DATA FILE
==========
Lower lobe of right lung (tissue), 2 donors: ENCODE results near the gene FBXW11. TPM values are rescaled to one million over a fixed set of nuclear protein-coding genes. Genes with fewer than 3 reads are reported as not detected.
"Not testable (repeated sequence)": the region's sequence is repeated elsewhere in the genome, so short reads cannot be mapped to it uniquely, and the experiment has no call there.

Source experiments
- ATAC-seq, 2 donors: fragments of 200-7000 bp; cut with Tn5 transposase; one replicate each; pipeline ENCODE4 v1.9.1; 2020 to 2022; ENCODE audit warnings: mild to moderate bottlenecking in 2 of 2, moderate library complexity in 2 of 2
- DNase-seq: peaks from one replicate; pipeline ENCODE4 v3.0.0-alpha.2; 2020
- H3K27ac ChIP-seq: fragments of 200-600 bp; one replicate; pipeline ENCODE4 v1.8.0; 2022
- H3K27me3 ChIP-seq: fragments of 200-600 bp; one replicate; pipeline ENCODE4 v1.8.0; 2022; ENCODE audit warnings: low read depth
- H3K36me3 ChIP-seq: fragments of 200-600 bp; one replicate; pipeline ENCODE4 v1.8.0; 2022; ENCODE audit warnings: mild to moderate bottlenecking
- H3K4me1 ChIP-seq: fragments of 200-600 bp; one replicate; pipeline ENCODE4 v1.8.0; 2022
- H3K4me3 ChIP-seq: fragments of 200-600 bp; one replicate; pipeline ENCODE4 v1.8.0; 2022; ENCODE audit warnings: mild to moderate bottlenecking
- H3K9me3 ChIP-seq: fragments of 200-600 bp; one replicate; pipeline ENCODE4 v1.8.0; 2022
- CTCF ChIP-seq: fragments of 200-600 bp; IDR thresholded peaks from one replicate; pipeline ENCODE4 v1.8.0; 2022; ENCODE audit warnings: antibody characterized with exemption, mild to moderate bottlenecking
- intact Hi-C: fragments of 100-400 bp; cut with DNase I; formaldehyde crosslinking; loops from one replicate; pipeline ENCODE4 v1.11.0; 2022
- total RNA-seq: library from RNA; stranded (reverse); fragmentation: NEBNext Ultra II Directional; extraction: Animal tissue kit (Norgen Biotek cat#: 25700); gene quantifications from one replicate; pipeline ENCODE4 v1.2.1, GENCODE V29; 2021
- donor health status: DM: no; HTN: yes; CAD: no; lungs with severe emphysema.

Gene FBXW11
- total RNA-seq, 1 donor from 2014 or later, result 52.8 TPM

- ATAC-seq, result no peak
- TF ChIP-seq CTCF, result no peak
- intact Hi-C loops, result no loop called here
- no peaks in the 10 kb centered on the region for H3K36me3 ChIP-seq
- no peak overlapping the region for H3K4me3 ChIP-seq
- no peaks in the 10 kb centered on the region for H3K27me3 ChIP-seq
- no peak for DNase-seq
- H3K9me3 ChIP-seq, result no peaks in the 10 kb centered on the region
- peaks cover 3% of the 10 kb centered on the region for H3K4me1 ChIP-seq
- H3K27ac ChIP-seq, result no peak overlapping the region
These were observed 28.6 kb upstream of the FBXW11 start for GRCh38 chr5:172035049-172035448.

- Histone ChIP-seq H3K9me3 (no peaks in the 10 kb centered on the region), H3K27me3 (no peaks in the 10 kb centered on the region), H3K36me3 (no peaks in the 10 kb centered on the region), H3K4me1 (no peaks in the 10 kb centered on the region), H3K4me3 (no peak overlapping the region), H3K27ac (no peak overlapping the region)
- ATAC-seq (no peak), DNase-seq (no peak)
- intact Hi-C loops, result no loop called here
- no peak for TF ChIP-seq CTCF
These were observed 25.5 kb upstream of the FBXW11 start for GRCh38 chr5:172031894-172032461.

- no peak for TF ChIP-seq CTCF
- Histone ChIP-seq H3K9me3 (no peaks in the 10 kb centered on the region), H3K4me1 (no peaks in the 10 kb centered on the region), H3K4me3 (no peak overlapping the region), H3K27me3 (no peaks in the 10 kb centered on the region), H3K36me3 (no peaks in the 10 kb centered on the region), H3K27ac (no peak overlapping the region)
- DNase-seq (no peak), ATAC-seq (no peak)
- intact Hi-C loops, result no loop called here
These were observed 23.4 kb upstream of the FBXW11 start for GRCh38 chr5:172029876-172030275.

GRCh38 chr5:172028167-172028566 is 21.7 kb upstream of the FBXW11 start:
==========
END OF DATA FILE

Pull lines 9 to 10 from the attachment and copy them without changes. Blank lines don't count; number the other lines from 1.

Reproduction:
- H3K4me1 ChIP-seq: fragments of 200-600 bp; one replicate; pipeline ENCODE4 v1.8.0; 2022
- H3K4me3 ChIP-seq: fragments of 200-600 bp; one replicate; pipeline ENCODE4 v1.8.0; 2022; ENCODE audit warnings: mild to moderate bottlenecking